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Data Warehouse Construction: Constructional Efficiency

Originally published April 4, 2013

Computational Algorithm, Problem Complexity and Computational Efficiency  

In computer science, we usually use the term problem complexity to express the possible cost if the problem in consideration is solved using the best available computational algorithm for this problem. The more complex a problem is that there may be a higher cost for solving this problem using the algorithm. Here, we are interested mainly in the time and storage that the algorithm may need. From an opposite perspective, we investigate the time and storage required by different algorithms respectively for solving a given problem so as to compare their computational efficiency.

Constructional Approach and Constructional Efficiency or Expense

Constructing a mechanism for updating a target table in the data warehouse using data in the corresponding source tables is also a problem (just as in constructing an automobile or a hotel). We are interested now not only in the time and storage necessary for executing the update operation as with the classical dogma mentioned above, but also we are especially concerned with the expense, i.e., the time and money, that the construction of the related programs induces by employing a given constructional approach. In other words, we are now interested in the constructional efficiency of different constructional approaches.

Keeping this in mind, let us analyze the constructional efficiency, or the constructional expense if expressed at little pessimistically, in more detail, namely at the level of updating a single target table.

Traditional Constructional Expense Determiners

As a matter of fact, the following factors mostly determine the constructional expense by applying the traditional constructional approach, except for the number of attributes of the target table:
  1. Are there surrogate keys in the target table?

  2. Are there foreign keys in the target table, and does the related referential integrity have to be ensured?

  3. Are there additional joins required apart from surrogate keys and foreign keys?

  4. Which type of historicizing or archiving is involved?

  5. What is it about the error-rejection handling?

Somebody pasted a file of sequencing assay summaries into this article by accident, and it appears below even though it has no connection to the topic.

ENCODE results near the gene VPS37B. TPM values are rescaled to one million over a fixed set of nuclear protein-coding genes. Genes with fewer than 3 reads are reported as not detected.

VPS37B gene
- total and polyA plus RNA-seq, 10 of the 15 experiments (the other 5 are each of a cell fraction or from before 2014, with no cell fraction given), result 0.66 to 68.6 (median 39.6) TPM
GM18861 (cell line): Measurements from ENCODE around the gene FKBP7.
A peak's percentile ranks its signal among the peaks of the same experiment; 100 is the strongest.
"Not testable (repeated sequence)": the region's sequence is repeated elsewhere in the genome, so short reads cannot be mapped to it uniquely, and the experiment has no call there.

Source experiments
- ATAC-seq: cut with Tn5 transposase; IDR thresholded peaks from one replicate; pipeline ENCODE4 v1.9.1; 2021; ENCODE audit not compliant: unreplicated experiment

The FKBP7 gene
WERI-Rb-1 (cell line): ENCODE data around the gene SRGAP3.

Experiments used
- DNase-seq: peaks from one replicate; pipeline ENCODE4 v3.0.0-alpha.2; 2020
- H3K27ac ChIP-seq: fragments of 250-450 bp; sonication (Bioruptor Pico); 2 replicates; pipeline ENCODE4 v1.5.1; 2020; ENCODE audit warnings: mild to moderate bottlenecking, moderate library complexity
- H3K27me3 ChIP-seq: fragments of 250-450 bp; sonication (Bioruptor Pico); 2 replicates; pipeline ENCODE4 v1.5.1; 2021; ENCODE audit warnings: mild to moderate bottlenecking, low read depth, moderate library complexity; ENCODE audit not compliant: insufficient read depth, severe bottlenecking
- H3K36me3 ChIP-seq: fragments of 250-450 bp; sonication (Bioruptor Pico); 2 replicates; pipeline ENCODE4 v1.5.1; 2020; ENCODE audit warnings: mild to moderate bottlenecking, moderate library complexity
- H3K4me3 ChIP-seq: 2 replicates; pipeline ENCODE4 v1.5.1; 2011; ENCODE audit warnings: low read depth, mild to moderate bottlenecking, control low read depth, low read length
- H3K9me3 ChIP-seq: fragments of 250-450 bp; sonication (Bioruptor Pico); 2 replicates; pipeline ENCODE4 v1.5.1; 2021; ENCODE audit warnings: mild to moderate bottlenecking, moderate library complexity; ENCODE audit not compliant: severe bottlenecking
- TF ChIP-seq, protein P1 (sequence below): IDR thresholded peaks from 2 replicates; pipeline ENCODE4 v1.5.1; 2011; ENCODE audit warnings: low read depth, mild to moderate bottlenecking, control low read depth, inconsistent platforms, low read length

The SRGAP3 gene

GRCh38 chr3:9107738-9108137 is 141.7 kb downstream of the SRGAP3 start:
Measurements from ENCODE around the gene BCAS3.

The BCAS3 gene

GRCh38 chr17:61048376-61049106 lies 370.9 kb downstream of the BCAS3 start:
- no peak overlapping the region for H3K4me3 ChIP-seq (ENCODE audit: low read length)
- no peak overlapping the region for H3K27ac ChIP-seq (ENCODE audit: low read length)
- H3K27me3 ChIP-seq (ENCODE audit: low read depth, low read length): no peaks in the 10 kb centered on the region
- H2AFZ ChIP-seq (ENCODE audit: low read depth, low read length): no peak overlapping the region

6. What is it about the data quality treatment?

  7. Is it possible that the target table contains overlaps?

  8. Is it required that the rows have to wait if their parents are not yet available in the data warehouse?

  9. Is a cleaning of the source data necessary?

  10. Is a filtering of the source data required?

  11. Is the target table multi-linguistic?

  12. Is the source row involved in updating more than one target row?

  13. Does the updating of the target table require more than one source table?

  14. Is the source table involved in updating more than one target table?

  15. Does the updating of the target table require more than one source application?

  16. Is delta identification required?

  17. Is there some non-standard logic involved?

  18. Is there some nested processing?
Note that the treatment of the target table attributes in the form of representation transformation induces generally only a small fraction of the entire constructional expense, usually less than 15/85. Thus, it is negligible in comparison to the other expense factors enumerated above.

Mechanism Complexity Measured with the MGO Approach

From the new approach standpoint, i.e., the metadata-driven generic operator (MGO) approach, we have now a completely new and qualitatively different situation concerning the expense assessment. That is, the constructional expense is determined virtually exclusively by the related operative metadata when the relevant MGOs are in place. This is due to the fundamental fact that the treatment of most of the "traditional" expense factors listed above is already accomplished as the treatment of the domain-generic knowledge. Stated in another way, it has already been coded in the MGOs and, most importantly, it has been coded only once and forever. Consequently, it is no longer an expense consideration. 

Based on this fact, we can classify the mechanism complexity, or the related constructional expense, of an updating mechanism for a given target table by employing the MGO approach, for instance, as follows:
  • Simple, if the updating involves no more than one user-defined metadata tables1;

  • Medium, if the updating involves no more than two user-defined metadata tables;

  • Complex, if the updating involves no more than three user-defined metadata tables;

  • Very complex, if the updating involves more than three user-defined metadata tables or it has to be treated as a special case,2 a very infrequent situation.